A very interesting and unusual book! In part it is a history of Alice Becker Ho's and Guy Debord's wargame "The Game of War", in part a history of a left-wing Situationist group's presentation of this game as participatory art with a useful sideline in military strategic training. It was both a little amusing and disconcerting to read about a wargame in language I personally associate more strongly with Marxist literary criticism. More seriously, the book's authors interpret Debord's work as having the explicit aim of teaching the "craft skills" of military leaders; this is quite an unusual point of view amongst hobby wargamers, who tend to emphasize either the escapist or 'historical' possibilities of wargaming. This is complementary to the idea that such play - in and of itself  is subversive, partly from the fact of proletarians being at play, partly playing at something which has traditionally been the preserve of an eilte.  The book aims to explain - partly from general knowledge of Debord and his work, partly from discoveries during the process of presenting participatory art - the importance of the game to Debord and its importance more generally to the proletariat. In this it is successful, being very convincing on this point. In essence, the authors conclude that Debord successfully simplified and abstracted Clauswitzian problems into his game - which they conclude was also the reason why Debord themed his game in the "horse-and-musket" period rather than something more obviously "revolutionary". The book also describes the group's use of other wargames - Red Against Red (to examine aspects of the Russian Civil War) and Commands and Colors: Napoleonics (to examine the Haitian uprising against Napoleon's forces) - and the results of their enquiries. It was striking that - very untypically for wargaming - the players were from both sexes.  There are more details about all of this on the group's website, Class Wargames.

I would recommend this book to anyone interested in just why Debord was so interested in playing a "toy-soldier" game and to gamers interested in another way of viewing the actualities and possibilities of wargaming.

Saturday, 19 September 2015

Battle of Ashdown 871AD

I've just returned from a pressing work commitment and I thought I'd ease myself back into gaming with a quick DBA battle.  This one, the Battle of Ashdown 871AD, was based on a scenario published in Miniature Wargames 005, written by Ian Greenwood.  The terrain and the forces are simple: the Vikings defending a hill with a tree on it from an Anglo-Saxon army.  As is typical for this era and region, the forces present are a matter of speculation.  I followed the suggestions in the article and made the Anglo-Saxons a little stronger, choosing a 12-base Anglo-Saxon army and a 10-base Viking army from the appropriate army lists in DBAv3.  I don't have a specifically Viking army.  I could have used Anglo-Saxons for both sides, but to differentiate the armies more easily, I used Ancient Britons.  This is heretical gaming, after all...I used DBA v3, although with some misgivings: I wasn't sure that the mechanisms would give an appropriate flavour for "Dark Age" combat.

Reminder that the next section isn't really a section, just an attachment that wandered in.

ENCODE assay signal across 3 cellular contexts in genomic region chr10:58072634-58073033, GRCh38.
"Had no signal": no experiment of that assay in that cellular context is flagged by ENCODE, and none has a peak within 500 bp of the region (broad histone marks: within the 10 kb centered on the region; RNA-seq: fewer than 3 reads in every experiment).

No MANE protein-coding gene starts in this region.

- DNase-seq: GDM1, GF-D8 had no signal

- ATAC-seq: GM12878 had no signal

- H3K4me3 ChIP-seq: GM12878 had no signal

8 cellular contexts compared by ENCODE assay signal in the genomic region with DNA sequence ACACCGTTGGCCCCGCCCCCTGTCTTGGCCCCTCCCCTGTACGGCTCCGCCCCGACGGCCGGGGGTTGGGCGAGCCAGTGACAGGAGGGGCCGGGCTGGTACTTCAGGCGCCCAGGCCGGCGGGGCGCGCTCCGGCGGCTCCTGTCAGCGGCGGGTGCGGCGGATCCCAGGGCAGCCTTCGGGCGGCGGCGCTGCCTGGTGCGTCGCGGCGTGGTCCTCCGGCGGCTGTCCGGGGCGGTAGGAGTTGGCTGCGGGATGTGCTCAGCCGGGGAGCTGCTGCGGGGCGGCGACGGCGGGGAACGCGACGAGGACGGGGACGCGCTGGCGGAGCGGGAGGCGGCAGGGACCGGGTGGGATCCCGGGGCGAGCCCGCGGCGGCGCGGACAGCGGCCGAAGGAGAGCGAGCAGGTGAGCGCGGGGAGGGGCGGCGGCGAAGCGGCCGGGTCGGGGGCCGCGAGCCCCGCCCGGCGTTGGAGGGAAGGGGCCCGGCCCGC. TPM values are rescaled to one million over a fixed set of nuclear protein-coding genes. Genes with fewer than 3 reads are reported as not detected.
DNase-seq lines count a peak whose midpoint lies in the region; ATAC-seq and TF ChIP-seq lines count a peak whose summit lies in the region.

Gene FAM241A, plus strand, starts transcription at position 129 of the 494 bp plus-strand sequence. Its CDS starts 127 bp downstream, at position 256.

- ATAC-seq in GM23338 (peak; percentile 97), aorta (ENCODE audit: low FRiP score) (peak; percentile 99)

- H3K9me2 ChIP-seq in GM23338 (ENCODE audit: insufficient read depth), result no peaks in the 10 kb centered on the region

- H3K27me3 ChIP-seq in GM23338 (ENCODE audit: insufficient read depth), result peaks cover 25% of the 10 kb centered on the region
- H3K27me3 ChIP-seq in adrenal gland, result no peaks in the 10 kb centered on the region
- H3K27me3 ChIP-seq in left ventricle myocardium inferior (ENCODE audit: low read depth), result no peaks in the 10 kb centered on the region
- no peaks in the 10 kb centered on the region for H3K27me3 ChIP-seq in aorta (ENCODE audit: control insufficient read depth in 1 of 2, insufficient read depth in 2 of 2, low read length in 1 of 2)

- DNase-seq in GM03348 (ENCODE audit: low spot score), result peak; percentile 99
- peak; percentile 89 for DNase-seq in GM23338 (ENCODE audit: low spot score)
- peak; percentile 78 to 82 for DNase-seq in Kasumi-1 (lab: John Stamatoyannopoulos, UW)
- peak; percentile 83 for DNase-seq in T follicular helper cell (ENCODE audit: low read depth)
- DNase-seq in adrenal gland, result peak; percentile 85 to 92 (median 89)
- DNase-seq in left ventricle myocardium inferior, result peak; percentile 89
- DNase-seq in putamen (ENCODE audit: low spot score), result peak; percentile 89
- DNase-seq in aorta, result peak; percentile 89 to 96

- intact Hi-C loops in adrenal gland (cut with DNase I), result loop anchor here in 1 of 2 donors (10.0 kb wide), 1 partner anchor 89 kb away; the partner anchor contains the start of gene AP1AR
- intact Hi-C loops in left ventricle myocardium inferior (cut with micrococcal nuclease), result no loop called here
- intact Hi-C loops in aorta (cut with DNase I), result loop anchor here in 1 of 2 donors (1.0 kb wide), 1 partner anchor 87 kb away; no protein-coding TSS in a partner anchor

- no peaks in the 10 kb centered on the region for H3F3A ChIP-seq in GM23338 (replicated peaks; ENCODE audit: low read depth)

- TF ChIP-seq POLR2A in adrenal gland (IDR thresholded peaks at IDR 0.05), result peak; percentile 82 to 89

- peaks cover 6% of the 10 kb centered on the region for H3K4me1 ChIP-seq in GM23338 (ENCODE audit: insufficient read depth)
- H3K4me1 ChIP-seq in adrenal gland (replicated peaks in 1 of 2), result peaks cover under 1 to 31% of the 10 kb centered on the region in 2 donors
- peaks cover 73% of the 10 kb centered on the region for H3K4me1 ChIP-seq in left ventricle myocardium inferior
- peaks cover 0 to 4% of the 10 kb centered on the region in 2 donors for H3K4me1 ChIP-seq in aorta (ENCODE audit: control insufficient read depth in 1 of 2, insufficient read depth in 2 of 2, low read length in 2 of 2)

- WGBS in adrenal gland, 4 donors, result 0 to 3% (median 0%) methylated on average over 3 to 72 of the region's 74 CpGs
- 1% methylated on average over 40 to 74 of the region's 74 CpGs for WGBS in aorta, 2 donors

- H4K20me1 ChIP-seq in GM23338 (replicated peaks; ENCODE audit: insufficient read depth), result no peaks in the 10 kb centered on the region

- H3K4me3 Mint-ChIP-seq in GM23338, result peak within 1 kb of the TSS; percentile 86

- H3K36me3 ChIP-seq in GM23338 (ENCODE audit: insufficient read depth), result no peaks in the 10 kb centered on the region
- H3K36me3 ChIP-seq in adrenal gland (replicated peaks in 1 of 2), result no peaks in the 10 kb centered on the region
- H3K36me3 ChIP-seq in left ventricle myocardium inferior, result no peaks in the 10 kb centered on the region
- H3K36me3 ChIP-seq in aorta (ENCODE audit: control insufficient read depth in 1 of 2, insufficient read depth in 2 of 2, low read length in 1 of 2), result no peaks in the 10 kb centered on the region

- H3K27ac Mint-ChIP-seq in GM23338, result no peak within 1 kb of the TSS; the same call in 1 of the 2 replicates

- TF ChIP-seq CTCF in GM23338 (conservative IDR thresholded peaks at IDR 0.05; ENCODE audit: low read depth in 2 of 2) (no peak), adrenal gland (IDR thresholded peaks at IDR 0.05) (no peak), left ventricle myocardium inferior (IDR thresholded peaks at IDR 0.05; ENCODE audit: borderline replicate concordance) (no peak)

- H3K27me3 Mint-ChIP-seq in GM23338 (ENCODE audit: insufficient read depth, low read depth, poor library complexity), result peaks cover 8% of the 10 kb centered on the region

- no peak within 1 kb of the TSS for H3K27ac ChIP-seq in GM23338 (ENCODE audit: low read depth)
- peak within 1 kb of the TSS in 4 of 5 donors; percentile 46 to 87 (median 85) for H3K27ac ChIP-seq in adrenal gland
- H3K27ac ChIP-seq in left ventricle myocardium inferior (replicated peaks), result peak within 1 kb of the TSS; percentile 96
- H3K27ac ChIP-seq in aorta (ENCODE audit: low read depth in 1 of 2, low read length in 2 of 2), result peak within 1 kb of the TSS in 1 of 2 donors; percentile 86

Anglo-Saxon Army (III/24b):
1 x General (Blades), 2 x Hird (Blades), 8 x Fyrd (Spearmen), 1 x Archers (Psiloi)

Viking Army (III/40b):
1 General & Huscarls (Blades), 8 x Hird (Blades), 1 x Archers (Psiloi)

The key tactical factors in the real battle were the hill which the Vikings defended and the surprise that Alfred achieved by attacking early.  For each scenario I gave Alfred's troops (but not Ethelred's) a free move.  For the second scenario, I gave Alfred's troops an extra +1 in their first round of close combat.

The First Battle:

Anglo-Saxons deployed on the flat, Vikings on the hill.  As in the historical battle, both sides are divided into two contingents.

Close-up of the Vikings


The armies engage.  Alfred's contingent (on the left) attacked first, trying to outflank the opposing Vikings.  Ethelred's contingent (on the right) then attacked.

Basically the armies clashed and pushed each other back-and-forth, trying to create a gap to exploit...

A similar back-and-forth struggle on the other side of the hill...

Every time the Anglo-Saxons thought they were about to breakthrough or outflank, the Vikings manage to plug the gap.

Alfred's forces pushed back off the slopes of the hill...

The Vikings push back the Saxon shieldwalls...

The detail of the Saxon right: Saxon thegns try and stem the advance

The Anglo-Saxon left collapses, leading to the break of the army
 The Second Battle:
Reset with a slightly different deployment on both sides.  There wasn't a useable photo of the other flank, unfortunately.  Very few photos came out of this second battle.

In this re-fight, the Anglo-Saxons concentrated their efforts on the left flank, Ethelred's troops merely demonstrating on the right

At the right moment, the Anglo-Saxons increase the pressure on both flanks.  The Vikings fight fiercely and Alfred finds it difficult to push them back

The Vikings finally collapse as they are flanked on both sides
 Game Notes: Both games were quite exciting, despite my initial misgivings that the games might be boring.  Neither army really supports much manoeuvre.  The Anglo-Saxon spearmen have a tough time against the Viking blades: the extra +1 for surprise made a big difference in the second game as it enabled the Anglo-Saxon army to achieve a couple of quick kills, which then enabled them to get more overlaps later on.  Without it, they never really got much purchase on the Viking army in the first battle.  The other mistake I made in the first game was to keep the Anglo-Saxon general in reserve: the extra +1 is vital to increasing the chances of that all-important first break through.  The interest in the game was mainly where to push and how hard - with a couple of small but important bits of manoeuvre mixed in.